Rents are creeping up all over the country, reaching a median price of $1,300 for a two-bedroom apartment in July. Unfortunately for anyone looking for an apartment in New York City, you could easily end up spending four times that.
Apartment List on Monday released their August rent report, which analyzes rental listings on the site in 100 cities. They found New York City had the most expensive median rent for a two-bedroom in July, at $5,130. That’s $400 pricier than the second-most expensive city, San Francisco, where prices for a two-bedroom are down 2.6 percent from last July.
San Francisco’s one-bedroom apartments are still slightly more expensive, at $3,520 to New York’s $3,510.
Unsurprisingly, the highest rents can be found in coastal cities. Washington, D.C., and Boston had the biggest price jumps compared to the previous year.
While rents jumped the most in Colorado Springs, apartments there still go for significantly less than the national median, at $1,000 for a two-bedroom. Seattle, meanwhile, had the second-largest rent increase compared to last year, while also having some of the highest rents overall.
Seattle home prices are also going up for buyers, and the tech industry is drawing new residents to the city, leading the Wall Street Journal to dub it “the new San Francisco” in April. However, in the Seattle Times last week, Mike Rosenberg argued that the city is a long way from reaching San Francisco prices, and they’re building enough new housing that they’ll likely never see the shocking rents associated with the Bay Area’s housing crunch.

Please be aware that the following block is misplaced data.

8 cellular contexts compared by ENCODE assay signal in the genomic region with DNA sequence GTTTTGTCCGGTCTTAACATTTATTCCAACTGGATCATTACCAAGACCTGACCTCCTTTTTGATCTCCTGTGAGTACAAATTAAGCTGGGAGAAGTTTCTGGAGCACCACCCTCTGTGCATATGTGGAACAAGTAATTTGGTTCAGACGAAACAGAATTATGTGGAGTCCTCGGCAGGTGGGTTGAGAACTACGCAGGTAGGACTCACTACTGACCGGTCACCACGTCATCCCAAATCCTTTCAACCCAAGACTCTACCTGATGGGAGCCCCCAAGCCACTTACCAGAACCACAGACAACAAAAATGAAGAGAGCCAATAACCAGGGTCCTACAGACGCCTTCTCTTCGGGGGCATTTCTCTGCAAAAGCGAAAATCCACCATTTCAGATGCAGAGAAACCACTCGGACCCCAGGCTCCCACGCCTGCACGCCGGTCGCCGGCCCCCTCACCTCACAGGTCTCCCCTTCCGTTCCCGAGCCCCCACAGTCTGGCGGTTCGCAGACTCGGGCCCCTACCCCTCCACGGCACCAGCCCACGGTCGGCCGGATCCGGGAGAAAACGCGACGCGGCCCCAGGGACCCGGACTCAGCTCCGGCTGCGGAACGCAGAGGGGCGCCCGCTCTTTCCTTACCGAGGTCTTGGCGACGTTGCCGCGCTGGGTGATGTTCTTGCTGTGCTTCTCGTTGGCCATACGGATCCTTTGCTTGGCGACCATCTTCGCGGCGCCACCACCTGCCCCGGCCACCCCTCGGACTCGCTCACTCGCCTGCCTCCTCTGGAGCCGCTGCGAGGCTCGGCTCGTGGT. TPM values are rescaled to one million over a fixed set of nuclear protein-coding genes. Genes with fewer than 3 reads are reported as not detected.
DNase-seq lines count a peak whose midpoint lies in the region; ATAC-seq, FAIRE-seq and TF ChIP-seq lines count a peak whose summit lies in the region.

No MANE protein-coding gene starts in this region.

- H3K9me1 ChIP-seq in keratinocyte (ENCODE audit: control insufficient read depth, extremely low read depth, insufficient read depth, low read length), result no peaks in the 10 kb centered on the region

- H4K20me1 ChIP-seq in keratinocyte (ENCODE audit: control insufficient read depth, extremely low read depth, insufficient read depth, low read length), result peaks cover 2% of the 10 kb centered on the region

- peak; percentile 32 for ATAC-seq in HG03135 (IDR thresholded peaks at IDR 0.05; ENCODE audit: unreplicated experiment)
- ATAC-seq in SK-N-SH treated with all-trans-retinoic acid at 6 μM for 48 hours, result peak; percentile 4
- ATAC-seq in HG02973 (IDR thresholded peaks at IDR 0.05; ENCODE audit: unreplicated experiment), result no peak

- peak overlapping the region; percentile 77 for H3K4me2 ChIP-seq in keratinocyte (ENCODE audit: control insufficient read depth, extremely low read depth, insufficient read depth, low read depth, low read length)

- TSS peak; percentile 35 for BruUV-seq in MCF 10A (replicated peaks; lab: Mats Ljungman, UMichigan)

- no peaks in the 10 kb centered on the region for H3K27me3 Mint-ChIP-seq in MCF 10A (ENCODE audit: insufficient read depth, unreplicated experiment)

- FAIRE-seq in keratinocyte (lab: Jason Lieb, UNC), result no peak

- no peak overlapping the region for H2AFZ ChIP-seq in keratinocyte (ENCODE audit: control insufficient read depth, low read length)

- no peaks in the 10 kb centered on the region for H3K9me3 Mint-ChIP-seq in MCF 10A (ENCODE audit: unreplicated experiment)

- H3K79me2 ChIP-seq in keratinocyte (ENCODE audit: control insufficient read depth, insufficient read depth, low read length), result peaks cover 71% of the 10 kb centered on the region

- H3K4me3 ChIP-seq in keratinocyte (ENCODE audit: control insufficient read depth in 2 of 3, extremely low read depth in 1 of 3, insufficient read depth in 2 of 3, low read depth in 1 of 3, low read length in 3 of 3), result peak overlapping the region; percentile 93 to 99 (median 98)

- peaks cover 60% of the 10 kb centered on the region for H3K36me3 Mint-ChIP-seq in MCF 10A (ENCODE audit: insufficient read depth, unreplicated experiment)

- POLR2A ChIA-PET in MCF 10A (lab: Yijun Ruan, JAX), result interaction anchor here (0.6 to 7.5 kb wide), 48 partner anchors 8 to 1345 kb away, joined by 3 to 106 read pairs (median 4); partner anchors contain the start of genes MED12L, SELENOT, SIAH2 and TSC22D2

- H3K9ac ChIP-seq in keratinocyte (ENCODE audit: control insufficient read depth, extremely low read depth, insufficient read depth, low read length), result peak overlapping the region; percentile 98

While rent is going up nationwide, so is the number of renters. The rate of homeownership has continued to drop, hitting 62.9 percent last quarter ― the lowest since 1965 ― the Census Bureau reported last week. For many people, homeownership is the goal, but low wages, as well as rent eating up more and more of their paychecks, make it a struggle to save enough money to make a down payment. For others, renting is a chosen lifestyle.
“The American Dream can be realized in a rented urban apartment just as easily as behind a suburban white picket fence,” Edward Glaeser, a Harvard University economics professor, wrote in a New York Times column on the declining homeownership rate.
To be fair, in the dream version, the rent for an “urban apartment” is probably a little lower than $5,000.
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